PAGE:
Boris Johnson ‘concerned’ about Covid vaccination levels in London

·3 min read
 (Getty Images)
(Getty Images)

Boris Johnson has admitted he is “concerned” that London’s Covid-19 vaccination rate is lagging behind other areas of the UK.

The Prime Minister addressed the capital’s relatively low jab rate at a Downing Street press conference on Monday evening, in which he also announced the so-called ‘Freedom Day’ when pandemic rules could be dropped would be delayed for four weeks.

More than seven million inoculations have been administered in London but concerns remain that the rate compared with other areas is low.

The number of people over 18 who have received a first dose stands at just 55 per cent in the capital compared with 73 per cent in the south west.

The figure for second doses is 34 per cent in London while it stands at 56 per cent in the south west.

Most other regions are comfortably outpacing the capital in the race to get the population vaccinated.

Asked about the issue by the Evening Standard’s political editor Joe Murphy he said: “I am concerned also about London.

“It’s absolutely correct that a huge number of Londoners have come forward we can be very proud of what whey are doing, but it would be great if we could get those rates up even higher.”

England's chief medical officer Chris Whitty said parts of the capital were 10 per cent behind the jab levels of many other areas around the UK.

He pledged to “fight” to push the vaccination rate up.

“On London let’s start off with the glass half full,” he said.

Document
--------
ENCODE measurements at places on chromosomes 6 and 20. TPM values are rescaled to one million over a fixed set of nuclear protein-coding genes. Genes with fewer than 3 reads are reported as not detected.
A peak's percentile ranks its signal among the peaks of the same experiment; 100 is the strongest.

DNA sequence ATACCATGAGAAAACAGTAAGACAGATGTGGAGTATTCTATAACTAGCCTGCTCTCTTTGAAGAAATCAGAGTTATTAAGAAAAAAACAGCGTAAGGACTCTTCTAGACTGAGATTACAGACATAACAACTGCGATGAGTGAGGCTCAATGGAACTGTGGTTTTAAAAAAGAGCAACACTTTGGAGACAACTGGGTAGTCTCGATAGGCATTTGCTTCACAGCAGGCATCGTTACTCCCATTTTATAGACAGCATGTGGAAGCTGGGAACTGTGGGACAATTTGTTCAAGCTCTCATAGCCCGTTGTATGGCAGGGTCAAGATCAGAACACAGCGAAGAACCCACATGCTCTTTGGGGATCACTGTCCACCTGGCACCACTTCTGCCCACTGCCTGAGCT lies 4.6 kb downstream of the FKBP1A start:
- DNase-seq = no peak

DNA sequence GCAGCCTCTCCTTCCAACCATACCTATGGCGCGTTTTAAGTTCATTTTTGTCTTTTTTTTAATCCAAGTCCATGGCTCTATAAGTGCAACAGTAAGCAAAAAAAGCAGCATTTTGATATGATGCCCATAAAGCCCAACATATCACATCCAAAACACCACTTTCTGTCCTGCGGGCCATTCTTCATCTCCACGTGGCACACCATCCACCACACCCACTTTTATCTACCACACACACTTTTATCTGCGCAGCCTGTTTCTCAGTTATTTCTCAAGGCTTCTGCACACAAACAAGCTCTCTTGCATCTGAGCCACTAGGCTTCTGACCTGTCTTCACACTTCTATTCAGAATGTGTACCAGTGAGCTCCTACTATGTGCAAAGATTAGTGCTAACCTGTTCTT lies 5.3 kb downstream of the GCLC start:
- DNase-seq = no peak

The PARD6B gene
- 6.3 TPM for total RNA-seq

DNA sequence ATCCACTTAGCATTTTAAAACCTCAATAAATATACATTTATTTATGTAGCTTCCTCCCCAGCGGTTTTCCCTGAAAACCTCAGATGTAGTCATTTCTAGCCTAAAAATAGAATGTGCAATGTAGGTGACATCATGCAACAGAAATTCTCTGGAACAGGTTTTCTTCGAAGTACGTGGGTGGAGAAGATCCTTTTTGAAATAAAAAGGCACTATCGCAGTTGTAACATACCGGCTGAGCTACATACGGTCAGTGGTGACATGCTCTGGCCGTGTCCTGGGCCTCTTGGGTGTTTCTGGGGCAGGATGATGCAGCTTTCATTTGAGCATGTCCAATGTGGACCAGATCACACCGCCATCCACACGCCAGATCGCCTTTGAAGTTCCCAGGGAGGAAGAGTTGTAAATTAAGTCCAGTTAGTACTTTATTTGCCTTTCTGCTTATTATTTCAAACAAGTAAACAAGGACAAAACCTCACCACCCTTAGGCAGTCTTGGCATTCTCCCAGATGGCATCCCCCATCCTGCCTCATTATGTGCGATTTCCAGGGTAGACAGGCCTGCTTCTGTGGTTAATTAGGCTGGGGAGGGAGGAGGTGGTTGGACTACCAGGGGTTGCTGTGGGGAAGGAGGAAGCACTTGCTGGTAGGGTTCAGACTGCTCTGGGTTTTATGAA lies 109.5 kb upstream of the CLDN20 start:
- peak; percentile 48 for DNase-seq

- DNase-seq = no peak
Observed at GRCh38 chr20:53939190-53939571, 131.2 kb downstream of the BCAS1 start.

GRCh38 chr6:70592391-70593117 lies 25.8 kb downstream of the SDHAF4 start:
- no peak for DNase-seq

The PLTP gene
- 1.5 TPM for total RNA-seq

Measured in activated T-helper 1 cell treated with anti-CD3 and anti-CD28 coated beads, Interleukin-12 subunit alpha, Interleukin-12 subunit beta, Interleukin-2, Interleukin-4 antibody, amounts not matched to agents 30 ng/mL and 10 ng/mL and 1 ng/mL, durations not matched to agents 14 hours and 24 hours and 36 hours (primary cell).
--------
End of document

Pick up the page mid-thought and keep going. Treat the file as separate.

“Londoners, as the rest of those in the UK, have shown great enthusiasm for vaccination.

“Overall the rates are higher than many countries would really dream of having at this point in time, but they are behind in some areas by around 10 per cent other parts of the country.

“I shouldn’t pretend they are low, they are high, but they should be even higher.”

He added: “What we need to do is concentrate on these areas where the rates are lower because we want to get them up to the highest rates, which is what provides protections for individuals and provides protection for those around them.

“You are completely right we do need to concentrate on them and look in the different particular bits of London, because London is a very varied city, and find the areas with the lowest rates and really fight to push them up whatever the reasons are.”

Queues ‘longer than Glastonbury formed at Twickenham Rugby Club earlier this month after it became a walk-in vaccination centre for anyone over the age of 18.

Around 100,000 people received jabs after slots were made available for those in the area who had not been vaccinated.

The event called Let’s Tackle Covid aimed to increase the number of vaccinations as cases of the Indian coronavirus variant surged in Hounslow, west London.

Last month surge testing was carried out in a number of London boroughs including Hackney also as part of a strategy to keep the Indian variant under control.

London Mayor Sadiq Khan urged health secretary Matt Hancock to be “nimble” and make jabs available to younger people in areas where infections were rising.

He said: “We know which parts of our city are a concern. In those particular boroughs we should be operating a hyper-local approach and encouraging those who are younger to have the vaccine now to stop this strain spreading.”

Across the UK more than 41 million people have had a first vaccine dose which amounts to 78 per cent of the adult population. Almost 30 million have had a second dose.

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